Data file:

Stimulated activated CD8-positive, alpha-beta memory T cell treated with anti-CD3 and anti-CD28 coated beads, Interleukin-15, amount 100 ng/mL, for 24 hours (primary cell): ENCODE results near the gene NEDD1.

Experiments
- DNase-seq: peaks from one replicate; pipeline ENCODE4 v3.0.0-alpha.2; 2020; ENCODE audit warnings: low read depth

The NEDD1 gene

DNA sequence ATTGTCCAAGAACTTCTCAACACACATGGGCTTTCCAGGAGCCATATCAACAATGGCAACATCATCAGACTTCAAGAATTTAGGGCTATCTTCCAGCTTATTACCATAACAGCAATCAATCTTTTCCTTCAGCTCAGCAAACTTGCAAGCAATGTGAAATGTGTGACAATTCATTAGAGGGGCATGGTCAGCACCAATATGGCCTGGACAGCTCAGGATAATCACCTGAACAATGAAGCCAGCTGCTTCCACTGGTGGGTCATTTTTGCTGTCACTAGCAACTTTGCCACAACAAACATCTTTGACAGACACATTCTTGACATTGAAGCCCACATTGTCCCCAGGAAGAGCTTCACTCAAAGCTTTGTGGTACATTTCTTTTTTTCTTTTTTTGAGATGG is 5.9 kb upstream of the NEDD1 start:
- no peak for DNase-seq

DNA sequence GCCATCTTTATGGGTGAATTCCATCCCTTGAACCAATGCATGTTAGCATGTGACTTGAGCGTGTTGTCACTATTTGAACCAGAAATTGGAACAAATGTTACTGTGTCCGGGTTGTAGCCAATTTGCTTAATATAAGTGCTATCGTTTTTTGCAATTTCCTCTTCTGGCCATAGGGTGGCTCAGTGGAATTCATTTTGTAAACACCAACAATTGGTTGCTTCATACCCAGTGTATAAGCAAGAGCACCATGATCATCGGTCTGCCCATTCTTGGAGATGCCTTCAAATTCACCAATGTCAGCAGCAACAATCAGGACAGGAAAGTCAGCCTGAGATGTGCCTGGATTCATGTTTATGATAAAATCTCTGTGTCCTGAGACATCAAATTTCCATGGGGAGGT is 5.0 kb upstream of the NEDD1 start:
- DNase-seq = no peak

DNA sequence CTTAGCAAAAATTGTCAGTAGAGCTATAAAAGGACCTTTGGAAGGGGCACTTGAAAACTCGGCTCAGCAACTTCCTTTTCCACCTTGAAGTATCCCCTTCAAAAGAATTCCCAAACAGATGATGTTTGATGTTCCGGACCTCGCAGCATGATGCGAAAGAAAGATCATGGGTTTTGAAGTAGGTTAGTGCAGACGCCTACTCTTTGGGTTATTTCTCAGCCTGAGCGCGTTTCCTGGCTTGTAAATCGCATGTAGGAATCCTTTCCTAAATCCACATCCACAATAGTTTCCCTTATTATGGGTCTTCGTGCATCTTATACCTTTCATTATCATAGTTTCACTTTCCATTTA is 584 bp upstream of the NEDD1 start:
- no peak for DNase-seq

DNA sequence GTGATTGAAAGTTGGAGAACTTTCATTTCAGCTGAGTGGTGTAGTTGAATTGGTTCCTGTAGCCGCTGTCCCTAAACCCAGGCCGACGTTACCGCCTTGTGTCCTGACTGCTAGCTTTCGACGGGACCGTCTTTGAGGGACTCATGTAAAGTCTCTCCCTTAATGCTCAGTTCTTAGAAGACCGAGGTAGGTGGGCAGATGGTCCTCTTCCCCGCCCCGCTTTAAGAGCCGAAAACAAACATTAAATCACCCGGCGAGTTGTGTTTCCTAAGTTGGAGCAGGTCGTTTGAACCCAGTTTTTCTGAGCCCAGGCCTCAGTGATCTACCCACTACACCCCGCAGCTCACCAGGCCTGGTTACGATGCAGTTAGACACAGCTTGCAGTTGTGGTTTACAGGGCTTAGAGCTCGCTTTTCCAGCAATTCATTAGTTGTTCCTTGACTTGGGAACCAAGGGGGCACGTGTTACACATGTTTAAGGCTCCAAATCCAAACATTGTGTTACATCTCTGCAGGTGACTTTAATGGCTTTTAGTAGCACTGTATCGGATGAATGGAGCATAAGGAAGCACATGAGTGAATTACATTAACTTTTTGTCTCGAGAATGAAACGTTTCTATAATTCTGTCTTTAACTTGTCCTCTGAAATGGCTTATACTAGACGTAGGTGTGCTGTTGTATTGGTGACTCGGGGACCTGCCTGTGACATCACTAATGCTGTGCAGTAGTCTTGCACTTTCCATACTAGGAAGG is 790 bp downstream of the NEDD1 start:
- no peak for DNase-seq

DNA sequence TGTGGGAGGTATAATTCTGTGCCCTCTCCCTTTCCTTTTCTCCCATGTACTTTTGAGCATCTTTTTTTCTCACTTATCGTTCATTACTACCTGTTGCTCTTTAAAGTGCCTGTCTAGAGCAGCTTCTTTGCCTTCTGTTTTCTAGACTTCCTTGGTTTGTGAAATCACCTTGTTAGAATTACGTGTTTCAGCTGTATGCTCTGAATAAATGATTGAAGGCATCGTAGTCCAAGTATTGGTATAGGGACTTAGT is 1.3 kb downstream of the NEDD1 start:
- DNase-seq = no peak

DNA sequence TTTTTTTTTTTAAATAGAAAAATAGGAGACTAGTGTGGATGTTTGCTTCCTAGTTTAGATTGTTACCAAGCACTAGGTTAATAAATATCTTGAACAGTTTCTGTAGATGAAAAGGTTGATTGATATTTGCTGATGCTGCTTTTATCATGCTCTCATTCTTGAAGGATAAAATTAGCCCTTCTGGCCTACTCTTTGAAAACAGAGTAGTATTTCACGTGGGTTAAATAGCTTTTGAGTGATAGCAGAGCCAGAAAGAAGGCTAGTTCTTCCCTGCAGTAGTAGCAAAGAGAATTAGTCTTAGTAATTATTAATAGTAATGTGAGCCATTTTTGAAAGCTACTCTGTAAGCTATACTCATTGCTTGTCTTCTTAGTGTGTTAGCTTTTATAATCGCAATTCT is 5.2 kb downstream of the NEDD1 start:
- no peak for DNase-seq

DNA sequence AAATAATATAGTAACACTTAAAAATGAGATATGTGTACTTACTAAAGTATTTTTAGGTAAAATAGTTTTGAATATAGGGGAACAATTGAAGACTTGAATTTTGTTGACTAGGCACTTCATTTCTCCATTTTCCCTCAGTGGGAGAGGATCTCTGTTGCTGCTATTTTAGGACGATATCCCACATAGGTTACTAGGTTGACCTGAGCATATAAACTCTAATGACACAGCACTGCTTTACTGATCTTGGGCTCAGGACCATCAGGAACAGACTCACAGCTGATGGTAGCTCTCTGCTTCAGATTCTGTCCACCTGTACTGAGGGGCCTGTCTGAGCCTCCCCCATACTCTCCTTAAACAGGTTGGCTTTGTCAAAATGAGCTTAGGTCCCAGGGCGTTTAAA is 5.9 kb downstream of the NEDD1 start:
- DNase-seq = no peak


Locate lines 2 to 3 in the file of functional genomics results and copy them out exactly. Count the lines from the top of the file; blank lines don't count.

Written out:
Experiments
- DNase-seq: peaks from one replicate; pipeline ENCODE4 v3.0.0-alpha.2; 2020; ENCODE audit warnings: low read depth